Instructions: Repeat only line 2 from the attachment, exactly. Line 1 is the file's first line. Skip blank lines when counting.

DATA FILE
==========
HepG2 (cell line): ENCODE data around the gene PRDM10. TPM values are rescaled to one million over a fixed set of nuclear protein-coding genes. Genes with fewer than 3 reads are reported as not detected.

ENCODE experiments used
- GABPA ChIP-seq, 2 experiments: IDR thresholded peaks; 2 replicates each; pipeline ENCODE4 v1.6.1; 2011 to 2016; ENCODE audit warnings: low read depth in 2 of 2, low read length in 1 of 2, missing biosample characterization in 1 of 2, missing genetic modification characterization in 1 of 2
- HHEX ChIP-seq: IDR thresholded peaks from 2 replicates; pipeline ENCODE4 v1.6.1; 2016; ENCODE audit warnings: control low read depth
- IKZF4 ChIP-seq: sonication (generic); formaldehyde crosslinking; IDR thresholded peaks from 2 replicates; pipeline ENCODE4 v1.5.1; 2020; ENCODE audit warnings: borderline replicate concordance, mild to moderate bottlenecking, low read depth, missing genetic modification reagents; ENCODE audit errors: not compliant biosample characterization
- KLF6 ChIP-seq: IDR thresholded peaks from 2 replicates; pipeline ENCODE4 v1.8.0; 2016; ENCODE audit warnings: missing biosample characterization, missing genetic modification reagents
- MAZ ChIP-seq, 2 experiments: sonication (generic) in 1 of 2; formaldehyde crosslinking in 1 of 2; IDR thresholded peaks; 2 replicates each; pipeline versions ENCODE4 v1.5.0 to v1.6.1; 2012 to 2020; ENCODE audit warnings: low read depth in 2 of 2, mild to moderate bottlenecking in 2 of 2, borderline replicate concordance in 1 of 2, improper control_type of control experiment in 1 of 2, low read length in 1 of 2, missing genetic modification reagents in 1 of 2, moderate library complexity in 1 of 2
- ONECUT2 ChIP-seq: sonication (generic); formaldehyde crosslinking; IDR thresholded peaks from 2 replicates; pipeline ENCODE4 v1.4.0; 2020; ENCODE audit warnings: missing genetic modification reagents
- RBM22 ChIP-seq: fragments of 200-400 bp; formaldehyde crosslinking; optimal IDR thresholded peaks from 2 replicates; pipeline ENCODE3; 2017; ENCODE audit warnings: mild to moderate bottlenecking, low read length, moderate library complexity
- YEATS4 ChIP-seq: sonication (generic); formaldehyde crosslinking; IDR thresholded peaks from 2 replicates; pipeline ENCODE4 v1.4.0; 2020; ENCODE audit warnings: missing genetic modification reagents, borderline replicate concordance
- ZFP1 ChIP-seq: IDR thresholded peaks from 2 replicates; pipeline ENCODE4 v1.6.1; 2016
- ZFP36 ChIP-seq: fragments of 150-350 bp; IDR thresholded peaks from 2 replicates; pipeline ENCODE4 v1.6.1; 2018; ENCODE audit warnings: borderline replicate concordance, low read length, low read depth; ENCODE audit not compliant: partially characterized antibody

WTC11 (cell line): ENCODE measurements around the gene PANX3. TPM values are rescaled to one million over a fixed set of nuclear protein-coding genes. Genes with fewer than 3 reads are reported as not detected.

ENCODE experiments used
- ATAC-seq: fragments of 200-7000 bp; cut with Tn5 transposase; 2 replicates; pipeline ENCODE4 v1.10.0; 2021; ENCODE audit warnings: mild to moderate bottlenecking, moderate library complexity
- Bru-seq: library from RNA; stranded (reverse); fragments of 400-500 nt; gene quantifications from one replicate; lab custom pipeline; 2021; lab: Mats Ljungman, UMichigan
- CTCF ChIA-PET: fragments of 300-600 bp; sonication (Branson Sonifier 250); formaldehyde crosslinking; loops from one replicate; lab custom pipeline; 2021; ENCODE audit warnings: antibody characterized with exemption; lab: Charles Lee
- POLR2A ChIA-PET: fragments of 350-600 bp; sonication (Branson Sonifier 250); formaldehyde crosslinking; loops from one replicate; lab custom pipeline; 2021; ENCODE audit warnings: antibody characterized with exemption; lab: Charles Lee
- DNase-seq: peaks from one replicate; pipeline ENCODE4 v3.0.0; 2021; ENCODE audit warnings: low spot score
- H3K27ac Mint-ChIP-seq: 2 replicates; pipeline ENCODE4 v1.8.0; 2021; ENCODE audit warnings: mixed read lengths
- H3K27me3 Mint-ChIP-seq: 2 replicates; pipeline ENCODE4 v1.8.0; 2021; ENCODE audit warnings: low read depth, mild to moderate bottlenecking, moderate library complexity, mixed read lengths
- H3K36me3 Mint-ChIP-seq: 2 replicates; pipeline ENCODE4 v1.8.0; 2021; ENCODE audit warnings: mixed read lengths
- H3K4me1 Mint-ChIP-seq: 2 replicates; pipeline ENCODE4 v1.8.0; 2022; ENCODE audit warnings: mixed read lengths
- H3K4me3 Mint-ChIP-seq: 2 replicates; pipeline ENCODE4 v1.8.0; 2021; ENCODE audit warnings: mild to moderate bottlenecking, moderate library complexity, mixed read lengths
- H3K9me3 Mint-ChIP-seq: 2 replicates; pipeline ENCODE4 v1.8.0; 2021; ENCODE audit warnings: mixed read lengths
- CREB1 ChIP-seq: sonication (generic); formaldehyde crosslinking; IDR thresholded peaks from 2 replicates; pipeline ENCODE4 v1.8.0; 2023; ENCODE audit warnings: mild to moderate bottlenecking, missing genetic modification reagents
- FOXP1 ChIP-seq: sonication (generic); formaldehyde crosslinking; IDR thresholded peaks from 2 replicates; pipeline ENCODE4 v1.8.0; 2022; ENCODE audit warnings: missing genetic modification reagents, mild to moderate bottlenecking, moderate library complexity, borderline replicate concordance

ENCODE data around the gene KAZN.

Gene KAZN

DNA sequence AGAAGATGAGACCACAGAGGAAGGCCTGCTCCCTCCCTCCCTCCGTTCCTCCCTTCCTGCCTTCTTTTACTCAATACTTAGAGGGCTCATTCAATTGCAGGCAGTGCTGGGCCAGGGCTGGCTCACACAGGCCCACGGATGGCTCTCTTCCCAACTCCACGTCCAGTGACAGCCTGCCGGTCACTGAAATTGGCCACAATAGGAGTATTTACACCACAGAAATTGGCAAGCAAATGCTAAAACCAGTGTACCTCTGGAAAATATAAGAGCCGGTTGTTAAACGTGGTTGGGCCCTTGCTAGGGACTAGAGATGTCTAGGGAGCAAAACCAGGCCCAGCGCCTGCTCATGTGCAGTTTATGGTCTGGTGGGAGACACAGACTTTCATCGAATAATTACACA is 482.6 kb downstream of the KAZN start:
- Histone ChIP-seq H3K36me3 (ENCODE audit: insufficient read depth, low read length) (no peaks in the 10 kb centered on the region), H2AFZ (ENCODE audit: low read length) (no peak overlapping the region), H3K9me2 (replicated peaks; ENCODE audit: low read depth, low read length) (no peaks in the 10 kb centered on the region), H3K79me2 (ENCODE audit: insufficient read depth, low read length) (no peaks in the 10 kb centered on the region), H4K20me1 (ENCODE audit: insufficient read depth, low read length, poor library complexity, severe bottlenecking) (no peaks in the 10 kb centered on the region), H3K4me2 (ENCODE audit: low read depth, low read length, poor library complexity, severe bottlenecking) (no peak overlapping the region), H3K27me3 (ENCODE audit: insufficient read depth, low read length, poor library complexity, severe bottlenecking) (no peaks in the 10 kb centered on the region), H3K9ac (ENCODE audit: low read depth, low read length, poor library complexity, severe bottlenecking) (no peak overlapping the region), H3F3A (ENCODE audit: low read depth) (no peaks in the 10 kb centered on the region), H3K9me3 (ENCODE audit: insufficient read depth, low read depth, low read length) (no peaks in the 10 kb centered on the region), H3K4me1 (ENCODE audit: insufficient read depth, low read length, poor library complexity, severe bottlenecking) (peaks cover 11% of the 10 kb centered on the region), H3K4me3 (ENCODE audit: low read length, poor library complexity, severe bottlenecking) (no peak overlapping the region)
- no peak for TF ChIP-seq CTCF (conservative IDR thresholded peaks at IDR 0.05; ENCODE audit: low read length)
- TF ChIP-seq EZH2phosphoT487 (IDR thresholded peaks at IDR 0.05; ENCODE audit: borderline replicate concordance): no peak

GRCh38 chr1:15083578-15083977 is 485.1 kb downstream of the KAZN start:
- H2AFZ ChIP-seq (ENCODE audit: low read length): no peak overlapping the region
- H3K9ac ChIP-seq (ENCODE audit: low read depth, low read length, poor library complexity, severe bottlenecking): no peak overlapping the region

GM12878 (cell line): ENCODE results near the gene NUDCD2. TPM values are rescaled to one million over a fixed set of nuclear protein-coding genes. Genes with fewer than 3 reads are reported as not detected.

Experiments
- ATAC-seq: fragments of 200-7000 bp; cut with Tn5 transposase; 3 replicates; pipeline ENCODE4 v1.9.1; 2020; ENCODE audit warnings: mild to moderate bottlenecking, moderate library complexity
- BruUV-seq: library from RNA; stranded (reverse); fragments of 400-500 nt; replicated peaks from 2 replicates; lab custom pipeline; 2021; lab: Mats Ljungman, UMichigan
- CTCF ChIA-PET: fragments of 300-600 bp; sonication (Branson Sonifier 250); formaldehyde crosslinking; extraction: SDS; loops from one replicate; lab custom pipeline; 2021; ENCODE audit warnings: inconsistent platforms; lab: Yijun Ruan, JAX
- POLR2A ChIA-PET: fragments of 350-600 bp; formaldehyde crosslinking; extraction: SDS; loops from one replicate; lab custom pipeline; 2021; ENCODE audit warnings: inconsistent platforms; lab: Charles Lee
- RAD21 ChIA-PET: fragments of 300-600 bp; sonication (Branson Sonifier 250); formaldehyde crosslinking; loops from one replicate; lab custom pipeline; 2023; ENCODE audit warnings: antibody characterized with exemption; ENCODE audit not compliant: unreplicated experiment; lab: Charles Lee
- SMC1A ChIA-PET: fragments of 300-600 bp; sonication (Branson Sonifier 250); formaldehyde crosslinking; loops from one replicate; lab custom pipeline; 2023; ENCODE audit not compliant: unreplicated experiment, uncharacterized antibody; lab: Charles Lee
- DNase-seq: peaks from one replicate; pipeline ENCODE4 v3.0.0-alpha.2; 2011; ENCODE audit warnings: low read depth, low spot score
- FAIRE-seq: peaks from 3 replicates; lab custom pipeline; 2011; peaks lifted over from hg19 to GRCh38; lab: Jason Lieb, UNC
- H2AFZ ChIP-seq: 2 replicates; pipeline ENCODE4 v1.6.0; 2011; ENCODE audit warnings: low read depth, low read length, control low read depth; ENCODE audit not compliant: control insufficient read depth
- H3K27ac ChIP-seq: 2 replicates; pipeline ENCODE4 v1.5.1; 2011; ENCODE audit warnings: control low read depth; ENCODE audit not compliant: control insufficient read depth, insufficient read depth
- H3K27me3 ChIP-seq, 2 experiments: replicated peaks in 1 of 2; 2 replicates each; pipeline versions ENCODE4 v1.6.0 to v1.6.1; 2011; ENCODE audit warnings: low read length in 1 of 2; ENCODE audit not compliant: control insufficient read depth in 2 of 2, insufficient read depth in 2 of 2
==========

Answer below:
ENCODE experiments used